Saturday, April 28, 2007

What is the incentive to do good?

Most, if not all, children are taught to do good by their parents and by the society as a whole. It would however be debatable as to how many actually try to do so when grown up. The reasons tendered (for doing good) would range from gratification and peace of mind to heavenly rewards. But what is the real physical, psychological and meta-physical reward for doing good?

The harsh reality is that, on an individual basis there is no real incentive to do good. Doing good normally costs the person doing it. But for maybe a sense of gratification or a peace-of-mind, both of which are trained responses which could have been trained otherwise. On the contrary, not doing good or instead doing bad could result in personal gains. Lot of people have identified this vile truth and try to reap such rewards.

Let us take a look at historical perspective. Man is a social animal. This means he needs the help of other men. Not that he needs help in the absolute sense but he would be able to do a lot better with help than without it. So this resulted in men living together as a society. Now in a society you have interaction between the members. Each of these interactions could be biased towards 'good' or towards 'evil'. In either case, on an average the good someone receives would equal the good he gives or the evil he receives would equal the evil he gives. However the total quality of life in the society as a whole would be much better if the interactions are biased towards 'good'. Thus ethics evolved and society as a whole tried to define good and bad and the kind of acceptable behaviour in the system.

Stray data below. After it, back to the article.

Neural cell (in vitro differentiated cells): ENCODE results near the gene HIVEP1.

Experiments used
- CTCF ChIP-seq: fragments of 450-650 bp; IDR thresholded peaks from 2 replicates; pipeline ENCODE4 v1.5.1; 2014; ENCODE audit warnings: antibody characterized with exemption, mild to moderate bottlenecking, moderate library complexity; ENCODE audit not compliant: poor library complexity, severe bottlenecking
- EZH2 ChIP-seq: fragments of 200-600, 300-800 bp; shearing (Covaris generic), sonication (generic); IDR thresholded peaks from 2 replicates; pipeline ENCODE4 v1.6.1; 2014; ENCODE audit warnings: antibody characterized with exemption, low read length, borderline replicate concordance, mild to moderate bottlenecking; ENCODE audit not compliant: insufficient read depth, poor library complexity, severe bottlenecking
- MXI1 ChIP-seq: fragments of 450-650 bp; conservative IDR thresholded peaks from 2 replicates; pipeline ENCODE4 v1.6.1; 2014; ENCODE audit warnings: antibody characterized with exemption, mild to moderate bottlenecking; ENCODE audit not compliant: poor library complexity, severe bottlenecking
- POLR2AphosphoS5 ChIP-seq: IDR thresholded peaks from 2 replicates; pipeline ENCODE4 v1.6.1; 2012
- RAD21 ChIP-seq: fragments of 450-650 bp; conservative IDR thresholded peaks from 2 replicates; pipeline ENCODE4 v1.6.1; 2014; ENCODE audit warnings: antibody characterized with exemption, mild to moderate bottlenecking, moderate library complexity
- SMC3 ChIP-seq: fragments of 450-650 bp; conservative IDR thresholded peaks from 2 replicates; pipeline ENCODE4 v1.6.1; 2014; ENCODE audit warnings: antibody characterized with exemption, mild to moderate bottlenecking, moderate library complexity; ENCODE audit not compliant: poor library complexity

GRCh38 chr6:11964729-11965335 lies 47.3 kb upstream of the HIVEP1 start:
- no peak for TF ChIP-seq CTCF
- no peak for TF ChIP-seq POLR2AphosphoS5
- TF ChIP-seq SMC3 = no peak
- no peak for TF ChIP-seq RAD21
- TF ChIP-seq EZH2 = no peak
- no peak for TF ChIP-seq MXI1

The social fabric is held together by the value system. People who subscribe to the value system do good maintaining the quality of life in the system. However among the majority of do-good-ers a small minority of do-bad-ers can thrive. They will have a higher credit column in the 'good-bad' account book. They draw 'good' from the system and give 'bad' back to the system. The society tries to counter balance this by setting disincentives for doing 'bad'. So those of the do-bad-ers who get caught pays the price for doing 'bad'. However there still would remain a percentage of social parasites who are neither do-bad-ers or do-good-ers. They sap the goodness from society but does not give anything in return.

There is no real way of addressing the do-no-good-and-do-no-bad people in the society. The only possible way to address this in part is through social programming by instilling in people while they are still young a feeling of satisfaction and happiness associated with doing good. So the incentive would be personal and internal. Rational people should be able to identify the historical reason and the motivation for doing good should be the goal of making their lives better by making the total quality of life in the system better.


  1. You might be interested in John Maynard Smith's work on applying Game Theory to Evolutionary Theory. There are evolutionarily stable states for situations involving altruistic players.

  2. Earlier, whether incentive is there are not, we were taught about good moral values. We had a moral instruction period, one every week, when we we taught about these through stories which stuck in our minds. But I do not think in the religiously polarised india today, we cannot even think of MI without running afoul of hurting somebody else's religious sentiments!